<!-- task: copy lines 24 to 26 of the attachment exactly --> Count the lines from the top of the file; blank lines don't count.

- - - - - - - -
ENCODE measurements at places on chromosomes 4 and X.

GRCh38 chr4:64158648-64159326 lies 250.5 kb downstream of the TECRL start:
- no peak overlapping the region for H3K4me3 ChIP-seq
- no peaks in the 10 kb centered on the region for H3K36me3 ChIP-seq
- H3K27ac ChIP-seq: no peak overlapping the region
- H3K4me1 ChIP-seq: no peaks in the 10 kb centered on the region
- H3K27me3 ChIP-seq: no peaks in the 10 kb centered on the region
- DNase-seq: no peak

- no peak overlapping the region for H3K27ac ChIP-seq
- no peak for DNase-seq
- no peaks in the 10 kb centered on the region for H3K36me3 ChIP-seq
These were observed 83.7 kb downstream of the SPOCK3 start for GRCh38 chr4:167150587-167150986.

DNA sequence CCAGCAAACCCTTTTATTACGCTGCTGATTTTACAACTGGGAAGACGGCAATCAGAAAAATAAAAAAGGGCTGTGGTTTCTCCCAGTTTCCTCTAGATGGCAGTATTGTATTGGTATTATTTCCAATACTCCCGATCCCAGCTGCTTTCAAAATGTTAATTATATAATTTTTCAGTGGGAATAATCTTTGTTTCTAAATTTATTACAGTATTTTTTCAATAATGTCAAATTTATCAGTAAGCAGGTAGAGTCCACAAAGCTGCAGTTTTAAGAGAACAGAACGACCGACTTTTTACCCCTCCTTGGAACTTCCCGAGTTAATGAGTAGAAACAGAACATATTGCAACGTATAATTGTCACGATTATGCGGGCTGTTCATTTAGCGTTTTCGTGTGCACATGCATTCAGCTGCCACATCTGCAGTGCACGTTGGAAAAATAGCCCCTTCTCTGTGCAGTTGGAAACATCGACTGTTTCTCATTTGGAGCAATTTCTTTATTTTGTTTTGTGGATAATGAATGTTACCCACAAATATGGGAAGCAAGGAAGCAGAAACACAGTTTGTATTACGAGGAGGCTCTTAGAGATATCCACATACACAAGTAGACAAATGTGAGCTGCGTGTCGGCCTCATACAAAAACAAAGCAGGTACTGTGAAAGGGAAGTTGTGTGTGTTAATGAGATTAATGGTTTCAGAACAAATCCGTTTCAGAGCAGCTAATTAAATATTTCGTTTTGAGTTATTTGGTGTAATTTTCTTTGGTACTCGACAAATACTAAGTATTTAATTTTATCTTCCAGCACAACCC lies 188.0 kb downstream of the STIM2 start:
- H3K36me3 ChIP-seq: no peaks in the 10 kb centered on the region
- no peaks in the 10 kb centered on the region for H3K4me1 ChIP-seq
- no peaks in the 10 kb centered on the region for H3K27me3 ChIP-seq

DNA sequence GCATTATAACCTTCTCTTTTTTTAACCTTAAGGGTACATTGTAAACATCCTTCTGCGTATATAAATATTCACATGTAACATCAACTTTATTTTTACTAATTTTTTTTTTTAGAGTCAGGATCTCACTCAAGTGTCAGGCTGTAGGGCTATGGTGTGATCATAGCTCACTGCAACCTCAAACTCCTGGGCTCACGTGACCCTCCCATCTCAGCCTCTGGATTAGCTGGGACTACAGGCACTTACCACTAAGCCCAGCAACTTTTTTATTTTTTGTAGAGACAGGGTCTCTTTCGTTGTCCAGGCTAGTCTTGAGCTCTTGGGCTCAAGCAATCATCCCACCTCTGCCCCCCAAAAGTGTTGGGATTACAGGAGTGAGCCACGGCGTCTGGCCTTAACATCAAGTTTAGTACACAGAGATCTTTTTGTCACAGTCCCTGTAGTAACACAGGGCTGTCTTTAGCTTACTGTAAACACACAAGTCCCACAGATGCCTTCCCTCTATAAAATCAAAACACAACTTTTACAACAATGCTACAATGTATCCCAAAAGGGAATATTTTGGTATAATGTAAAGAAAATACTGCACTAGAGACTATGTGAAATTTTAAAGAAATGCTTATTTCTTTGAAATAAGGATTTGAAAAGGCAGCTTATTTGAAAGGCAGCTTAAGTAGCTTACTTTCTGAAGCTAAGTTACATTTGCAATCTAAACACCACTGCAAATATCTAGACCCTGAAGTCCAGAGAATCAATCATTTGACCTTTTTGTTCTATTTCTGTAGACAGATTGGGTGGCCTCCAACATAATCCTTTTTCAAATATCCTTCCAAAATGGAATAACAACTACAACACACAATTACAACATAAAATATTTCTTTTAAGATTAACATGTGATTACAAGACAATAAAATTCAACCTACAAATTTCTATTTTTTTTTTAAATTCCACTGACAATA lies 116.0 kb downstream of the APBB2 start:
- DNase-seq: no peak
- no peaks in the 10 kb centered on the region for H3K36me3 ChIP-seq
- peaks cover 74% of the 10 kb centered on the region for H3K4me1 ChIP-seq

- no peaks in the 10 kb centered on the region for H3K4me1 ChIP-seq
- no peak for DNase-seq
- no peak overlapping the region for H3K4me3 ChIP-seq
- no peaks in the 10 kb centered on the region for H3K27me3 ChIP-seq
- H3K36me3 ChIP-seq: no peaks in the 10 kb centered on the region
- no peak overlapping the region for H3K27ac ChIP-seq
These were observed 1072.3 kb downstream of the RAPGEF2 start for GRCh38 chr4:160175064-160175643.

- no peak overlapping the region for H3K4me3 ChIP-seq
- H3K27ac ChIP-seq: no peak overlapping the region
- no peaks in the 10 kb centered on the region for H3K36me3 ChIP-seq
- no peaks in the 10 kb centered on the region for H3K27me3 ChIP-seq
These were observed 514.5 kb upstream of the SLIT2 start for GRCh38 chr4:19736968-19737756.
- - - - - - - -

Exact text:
- no peaks in the 10 kb centered on the region for H3K27me3 ChIP-seq
- H3K36me3 ChIP-seq: no peaks in the 10 kb centered on the region
- no peak overlapping the region for H3K27ac ChIP-seq